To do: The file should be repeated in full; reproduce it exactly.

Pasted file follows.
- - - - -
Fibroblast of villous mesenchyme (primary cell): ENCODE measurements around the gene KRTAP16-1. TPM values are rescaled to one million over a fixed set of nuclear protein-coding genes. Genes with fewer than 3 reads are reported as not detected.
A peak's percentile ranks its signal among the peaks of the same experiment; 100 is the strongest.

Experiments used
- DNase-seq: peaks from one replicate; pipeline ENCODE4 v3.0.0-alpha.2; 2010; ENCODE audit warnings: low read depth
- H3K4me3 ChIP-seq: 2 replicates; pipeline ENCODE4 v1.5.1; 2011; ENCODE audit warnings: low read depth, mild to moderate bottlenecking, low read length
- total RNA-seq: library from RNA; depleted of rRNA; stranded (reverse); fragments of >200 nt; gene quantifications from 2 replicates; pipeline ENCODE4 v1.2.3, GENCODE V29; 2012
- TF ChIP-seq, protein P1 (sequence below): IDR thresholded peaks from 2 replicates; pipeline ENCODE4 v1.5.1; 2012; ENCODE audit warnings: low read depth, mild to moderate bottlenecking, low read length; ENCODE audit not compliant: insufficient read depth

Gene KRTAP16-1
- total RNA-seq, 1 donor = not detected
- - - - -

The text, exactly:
Fibroblast of villous mesenchyme (primary cell): ENCODE measurements around the gene KRTAP16-1. TPM values are rescaled to one million over a fixed set of nuclear protein-coding genes. Genes with fewer than 3 reads are reported as not detected.
A peak's percentile ranks its signal among the peaks of the same experiment; 100 is the strongest.

Experiments used
- DNase-seq: peaks from one replicate; pipeline ENCODE4 v3.0.0-alpha.2; 2010; ENCODE audit warnings: low read depth
- H3K4me3 ChIP-seq: 2 replicates; pipeline ENCODE4 v1.5.1; 2011; ENCODE audit warnings: low read depth, mild to moderate bottlenecking, low read length
- total RNA-seq: library from RNA; depleted of rRNA; stranded (reverse); fragments of >200 nt; gene quantifications from 2 replicates; pipeline ENCODE4 v1.2.3, GENCODE V29; 2012
- TF ChIP-seq, protein P1 (sequence below): IDR thresholded peaks from 2 replicates; pipeline ENCODE4 v1.5.1; 2012; ENCODE audit warnings: low read depth, mild to moderate bottlenecking, low read length; ENCODE audit not compliant: insufficient read depth

Gene KRTAP16-1
- total RNA-seq, 1 donor = not detected